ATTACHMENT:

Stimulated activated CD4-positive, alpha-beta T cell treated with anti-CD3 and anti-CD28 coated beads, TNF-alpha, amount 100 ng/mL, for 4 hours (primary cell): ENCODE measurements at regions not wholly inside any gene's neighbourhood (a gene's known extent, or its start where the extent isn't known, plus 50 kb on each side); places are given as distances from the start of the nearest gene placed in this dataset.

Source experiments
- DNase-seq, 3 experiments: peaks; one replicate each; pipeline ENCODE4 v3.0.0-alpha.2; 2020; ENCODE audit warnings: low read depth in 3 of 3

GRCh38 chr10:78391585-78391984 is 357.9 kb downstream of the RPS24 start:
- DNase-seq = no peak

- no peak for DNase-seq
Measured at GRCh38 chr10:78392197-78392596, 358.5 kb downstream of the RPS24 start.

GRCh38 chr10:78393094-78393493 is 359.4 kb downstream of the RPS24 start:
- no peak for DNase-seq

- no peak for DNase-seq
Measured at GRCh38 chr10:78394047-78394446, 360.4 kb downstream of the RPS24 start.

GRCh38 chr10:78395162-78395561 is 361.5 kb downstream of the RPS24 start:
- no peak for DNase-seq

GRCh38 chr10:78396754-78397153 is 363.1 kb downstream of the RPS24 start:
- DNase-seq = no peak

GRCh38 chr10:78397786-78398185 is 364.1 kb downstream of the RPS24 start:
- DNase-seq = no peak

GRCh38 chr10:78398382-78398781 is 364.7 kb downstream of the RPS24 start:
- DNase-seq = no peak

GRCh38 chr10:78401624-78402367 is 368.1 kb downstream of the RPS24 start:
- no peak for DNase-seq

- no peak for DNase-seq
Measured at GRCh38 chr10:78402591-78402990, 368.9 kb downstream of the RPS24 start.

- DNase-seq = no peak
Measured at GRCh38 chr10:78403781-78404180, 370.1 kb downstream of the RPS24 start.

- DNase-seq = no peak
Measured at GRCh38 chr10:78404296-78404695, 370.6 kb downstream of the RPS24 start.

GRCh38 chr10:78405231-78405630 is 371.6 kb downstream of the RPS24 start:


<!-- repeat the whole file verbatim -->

Stimulated activated CD4-positive, alpha-beta T cell treated with anti-CD3 and anti-CD28 coated beads, TNF-alpha, amount 100 ng/mL, for 4 hours (primary cell): ENCODE measurements at regions not wholly inside any gene's neighbourhood (a gene's known extent, or its start where the extent isn't known, plus 50 kb on each side); places are given as distances from the start of the nearest gene placed in this dataset.

Source experiments
- DNase-seq, 3 experiments: peaks; one replicate each; pipeline ENCODE4 v3.0.0-alpha.2; 2020; ENCODE audit warnings: low read depth in 3 of 3

GRCh38 chr10:78391585-78391984 is 357.9 kb downstream of the RPS24 start:
- DNase-seq = no peak

- no peak for DNase-seq
Measured at GRCh38 chr10:78392197-78392596, 358.5 kb downstream of the RPS24 start.

GRCh38 chr10:78393094-78393493 is 359.4 kb downstream of the RPS24 start:
- no peak for DNase-seq

- no peak for DNase-seq
Measured at GRCh38 chr10:78394047-78394446, 360.4 kb downstream of the RPS24 start.

GRCh38 chr10:78395162-78395561 is 361.5 kb downstream of the RPS24 start:
- no peak for DNase-seq

GRCh38 chr10:78396754-78397153 is 363.1 kb downstream of the RPS24 start:
- DNase-seq = no peak

GRCh38 chr10:78397786-78398185 is 364.1 kb downstream of the RPS24 start:
- DNase-seq = no peak

GRCh38 chr10:78398382-78398781 is 364.7 kb downstream of the RPS24 start:
- DNase-seq = no peak

GRCh38 chr10:78401624-78402367 is 368.1 kb downstream of the RPS24 start:
- no peak for DNase-seq

- no peak for DNase-seq
Measured at GRCh38 chr10:78402591-78402990, 368.9 kb downstream of the RPS24 start.

- DNase-seq = no peak
Measured at GRCh38 chr10:78403781-78404180, 370.1 kb downstream of the RPS24 start.

- DNase-seq = no peak
Measured at GRCh38 chr10:78404296-78404695, 370.6 kb downstream of the RPS24 start.

GRCh38 chr10:78405231-78405630 is 371.6 kb downstream of the RPS24 start: